Excerpts from an article on statement of purpose writing by Dr. Steven
Olswang, University of
Washington Provost, written for the Fulbright Commission:
Applying to Graduate Schools in the US: The Statement of Purpose
Copyright © The US-UK Fulbright Commission, used by permission
of the author:
G Olswang, JD, PhD
Vice Provost and Professor, University of Washington;
Fulbright Academic Administrative Fellow
"Perhaps the most difficult part of the application process for admission to graduate
school...is the composition of a Statement of Purpose. It may be helpful first to understand a
little about graduate education...before undertaking to write this Statement.
Graduate Education Overview
" ...Faculty at institutions of higher education in the United States take their
work with graduate students very seriously. Faculty take strong personal interest
in their graduate students (after
all, they will work with those students for many years), and expect their students
to complete their programs once admitted. Faculty expect their students to go
on after graduation to important
positions in academia, industry, or government. Therefore, the work of graduate
students affects the reputation of the Faculty. As a result, the selection of
the right graduate students is very
important to both the faculty and the long term reputation of the department
Why the Statement of Purpose?
" Faculty want to know as much as they possibly can about all applicants. This
is especially true today because most graduate programs have only a limited number
of admission slots available. Test
scores, grades and degrees, institutions of previous study and personal recommendations
are all important indicators of an applicant's future success. However, these
data do not reveal much about
the individual, his/her motivation, why the applicant is interested in that particular
program, or whether the applicant is the kind of student the Faculty want around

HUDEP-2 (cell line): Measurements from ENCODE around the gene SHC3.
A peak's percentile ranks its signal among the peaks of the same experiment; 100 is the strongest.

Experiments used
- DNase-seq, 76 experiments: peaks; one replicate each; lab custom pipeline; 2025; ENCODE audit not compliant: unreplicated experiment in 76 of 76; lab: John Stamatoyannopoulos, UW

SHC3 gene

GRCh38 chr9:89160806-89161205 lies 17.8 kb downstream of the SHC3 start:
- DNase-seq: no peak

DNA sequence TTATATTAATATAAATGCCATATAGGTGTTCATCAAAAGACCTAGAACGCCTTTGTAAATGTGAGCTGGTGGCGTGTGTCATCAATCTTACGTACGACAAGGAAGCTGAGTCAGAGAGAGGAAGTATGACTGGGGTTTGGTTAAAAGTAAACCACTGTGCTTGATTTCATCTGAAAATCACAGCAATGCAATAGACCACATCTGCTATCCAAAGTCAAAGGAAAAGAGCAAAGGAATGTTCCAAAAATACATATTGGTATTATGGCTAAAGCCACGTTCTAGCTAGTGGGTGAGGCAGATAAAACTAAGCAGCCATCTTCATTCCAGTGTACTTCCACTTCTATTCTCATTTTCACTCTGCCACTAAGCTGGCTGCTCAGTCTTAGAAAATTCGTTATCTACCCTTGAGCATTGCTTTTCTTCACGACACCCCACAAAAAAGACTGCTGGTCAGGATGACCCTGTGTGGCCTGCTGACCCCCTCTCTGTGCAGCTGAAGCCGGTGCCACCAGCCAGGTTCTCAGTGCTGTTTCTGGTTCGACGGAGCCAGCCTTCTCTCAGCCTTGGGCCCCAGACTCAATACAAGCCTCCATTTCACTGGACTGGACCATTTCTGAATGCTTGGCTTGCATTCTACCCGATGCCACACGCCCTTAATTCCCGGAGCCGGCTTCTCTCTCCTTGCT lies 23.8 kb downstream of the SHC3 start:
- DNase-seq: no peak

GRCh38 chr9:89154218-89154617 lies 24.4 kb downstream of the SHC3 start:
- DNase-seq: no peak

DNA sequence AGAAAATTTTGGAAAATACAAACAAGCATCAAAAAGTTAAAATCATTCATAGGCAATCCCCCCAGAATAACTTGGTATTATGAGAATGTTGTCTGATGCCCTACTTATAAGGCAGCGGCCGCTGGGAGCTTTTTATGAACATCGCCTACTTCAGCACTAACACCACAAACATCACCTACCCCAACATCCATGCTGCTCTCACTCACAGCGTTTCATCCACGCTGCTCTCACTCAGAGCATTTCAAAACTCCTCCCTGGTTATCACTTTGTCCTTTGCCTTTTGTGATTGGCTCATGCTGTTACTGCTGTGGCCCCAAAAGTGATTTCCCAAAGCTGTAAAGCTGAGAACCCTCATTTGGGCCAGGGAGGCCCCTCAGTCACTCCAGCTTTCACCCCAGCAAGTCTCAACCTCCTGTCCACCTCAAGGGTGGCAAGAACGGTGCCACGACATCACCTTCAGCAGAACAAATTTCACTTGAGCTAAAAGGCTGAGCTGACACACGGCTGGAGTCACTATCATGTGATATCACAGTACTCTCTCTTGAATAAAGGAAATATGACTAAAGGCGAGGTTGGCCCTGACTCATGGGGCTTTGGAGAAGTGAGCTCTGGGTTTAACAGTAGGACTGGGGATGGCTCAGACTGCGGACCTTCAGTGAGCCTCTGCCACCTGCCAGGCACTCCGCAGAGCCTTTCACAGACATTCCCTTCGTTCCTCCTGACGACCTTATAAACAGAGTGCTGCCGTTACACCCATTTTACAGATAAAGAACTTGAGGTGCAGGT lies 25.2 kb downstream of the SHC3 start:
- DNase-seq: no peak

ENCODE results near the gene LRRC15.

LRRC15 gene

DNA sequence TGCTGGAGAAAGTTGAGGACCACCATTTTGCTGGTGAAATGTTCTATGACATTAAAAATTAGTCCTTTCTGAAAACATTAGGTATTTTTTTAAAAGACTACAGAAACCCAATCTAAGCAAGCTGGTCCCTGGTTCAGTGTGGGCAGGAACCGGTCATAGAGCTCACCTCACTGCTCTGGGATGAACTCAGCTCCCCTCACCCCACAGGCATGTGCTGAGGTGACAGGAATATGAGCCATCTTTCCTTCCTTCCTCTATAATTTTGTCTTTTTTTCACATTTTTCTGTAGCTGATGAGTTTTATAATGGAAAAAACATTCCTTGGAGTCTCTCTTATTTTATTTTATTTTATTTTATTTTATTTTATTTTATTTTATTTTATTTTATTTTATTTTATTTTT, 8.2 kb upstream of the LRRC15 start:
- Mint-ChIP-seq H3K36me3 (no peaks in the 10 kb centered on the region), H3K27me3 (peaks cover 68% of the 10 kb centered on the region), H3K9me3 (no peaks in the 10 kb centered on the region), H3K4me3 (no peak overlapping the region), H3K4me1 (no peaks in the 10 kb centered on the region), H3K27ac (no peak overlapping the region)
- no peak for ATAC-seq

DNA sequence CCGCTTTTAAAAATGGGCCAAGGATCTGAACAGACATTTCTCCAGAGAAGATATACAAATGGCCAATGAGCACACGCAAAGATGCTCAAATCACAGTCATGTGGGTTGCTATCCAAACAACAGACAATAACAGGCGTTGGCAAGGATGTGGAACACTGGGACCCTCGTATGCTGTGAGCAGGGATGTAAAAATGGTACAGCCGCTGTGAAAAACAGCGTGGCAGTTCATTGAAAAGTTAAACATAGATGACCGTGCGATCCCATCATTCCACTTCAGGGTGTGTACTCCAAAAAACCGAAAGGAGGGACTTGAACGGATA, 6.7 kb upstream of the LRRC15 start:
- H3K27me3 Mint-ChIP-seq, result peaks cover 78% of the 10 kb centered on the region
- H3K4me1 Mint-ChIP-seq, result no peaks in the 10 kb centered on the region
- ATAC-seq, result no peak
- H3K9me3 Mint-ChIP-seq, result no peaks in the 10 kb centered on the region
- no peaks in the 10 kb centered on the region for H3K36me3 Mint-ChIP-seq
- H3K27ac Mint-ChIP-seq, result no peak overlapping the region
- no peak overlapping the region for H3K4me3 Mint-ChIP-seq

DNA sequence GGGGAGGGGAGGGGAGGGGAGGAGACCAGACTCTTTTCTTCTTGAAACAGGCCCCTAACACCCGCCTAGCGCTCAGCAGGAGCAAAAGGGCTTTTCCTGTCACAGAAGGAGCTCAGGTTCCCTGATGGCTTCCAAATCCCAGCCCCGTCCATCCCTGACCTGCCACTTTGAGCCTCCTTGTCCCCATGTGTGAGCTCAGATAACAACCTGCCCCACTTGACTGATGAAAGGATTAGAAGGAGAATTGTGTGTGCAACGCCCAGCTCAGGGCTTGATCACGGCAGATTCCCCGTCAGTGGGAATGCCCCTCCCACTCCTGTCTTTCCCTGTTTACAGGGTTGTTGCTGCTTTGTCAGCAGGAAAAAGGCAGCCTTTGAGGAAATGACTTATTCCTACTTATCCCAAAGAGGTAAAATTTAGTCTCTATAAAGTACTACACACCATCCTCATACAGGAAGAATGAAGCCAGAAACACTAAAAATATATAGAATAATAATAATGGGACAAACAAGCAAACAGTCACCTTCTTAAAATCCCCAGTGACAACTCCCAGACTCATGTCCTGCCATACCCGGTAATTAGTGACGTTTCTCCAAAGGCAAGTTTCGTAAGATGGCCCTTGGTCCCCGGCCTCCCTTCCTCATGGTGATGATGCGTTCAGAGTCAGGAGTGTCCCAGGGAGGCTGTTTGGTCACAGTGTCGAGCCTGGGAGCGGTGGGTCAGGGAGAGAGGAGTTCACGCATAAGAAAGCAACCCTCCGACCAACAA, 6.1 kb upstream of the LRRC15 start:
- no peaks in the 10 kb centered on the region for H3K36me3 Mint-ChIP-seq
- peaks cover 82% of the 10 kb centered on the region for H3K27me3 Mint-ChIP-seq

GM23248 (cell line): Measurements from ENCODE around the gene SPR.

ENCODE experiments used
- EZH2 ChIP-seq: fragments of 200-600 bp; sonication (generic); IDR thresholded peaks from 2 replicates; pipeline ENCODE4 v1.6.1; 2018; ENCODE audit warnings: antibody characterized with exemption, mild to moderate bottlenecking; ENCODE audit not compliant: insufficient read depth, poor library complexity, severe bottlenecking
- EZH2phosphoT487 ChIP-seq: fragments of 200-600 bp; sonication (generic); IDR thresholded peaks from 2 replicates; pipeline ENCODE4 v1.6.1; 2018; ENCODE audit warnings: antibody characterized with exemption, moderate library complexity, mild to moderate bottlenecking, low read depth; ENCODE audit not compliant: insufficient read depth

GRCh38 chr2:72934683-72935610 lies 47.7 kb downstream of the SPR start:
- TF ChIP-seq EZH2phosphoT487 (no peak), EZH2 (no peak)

the department. The Statement
of Purpose exists to allow applicants to convey something personal about themselves
and to convince the Faculty making the admissions selection that the applicant
is an especially attractive
" The Statement of Purpose should not relate a life story or flatter either the applicant or
intended readers. It provides applicants the opportunity to present information that is not
conveyed through objective data, in a clear, direct, and concise way, to explain their interests,
motivations, goals and special talents. It must be honest.
Writing the Statement of Purpose
" So with this broad understanding
of the Statement of Purpose and its function, how should it be
" The first thing to remember is that each application process for each university
is different. That means that the questions asked in the application MUST be
the questions answered, and answered
directly. An effusive, evasive, or non-responsive answer will inevitably result
in rejection. Be absolutely clear what the application instructions ask of you
and tailor your statement
accordingly. That may mean that each application requires that you write a somewhat,
if not entirely, different Statement of Purpose, since each Statement must answer
"As a general rule, the two generic questions that need answering, at least inferentially, in
most Statements of Purpose are: "Why are you interested in this program?", and "What makes you
special?". This allows applicants the opportunity to provide Faculty substantive information about
themselves. This is where applicants can demonstrate that they did their homework about the program
and that they thought seriously about the strengths and weaknesses they bring to graduate
Answer the Question!
" The following are some questions that Faculty ask themselves when they read
a Statement of
Why are you interested in graduate study?
" There is some personal reason that made you decide to continue your education beyond the
bachelor's degree. Tell them directly why. This may be something that you have always wanted to do,
or for which your parents or others were role models, or perhaps you have recently been excited by
new possibilities of learning. All the Faculty had their own reasons for going on to get their
graduate degrees and they will want to know that you are truly interested for a legitimate reason.
Do not try to write what you think Faculty want to hear ("to advance the field");
they have heard
it all already.
Why are you applying to this particular graduate program?
" Is the program noted for a particular emphasis, speciality, or orientation?
Is it in the same city where your sister lives, and you could get free housing
that would allow you to go to graduate
school? Are there particular professors with whom you want to study because of
their area of expertise? Whatever the reason, explain it. This is where the Faculty
evaluating your application
will be able to tell if you have thought seriously about their particular program.
It will indicate your interest in them and show that you did your homework, a
good early sign of a serious
What is it about you that is special?
" It is important that you explain your motivations and your goals This is what
will distinguish you from all other applicants and make you memorable to the
Faculty...Explain your academic
background and your performance in the bachelor's degree program. If you wrote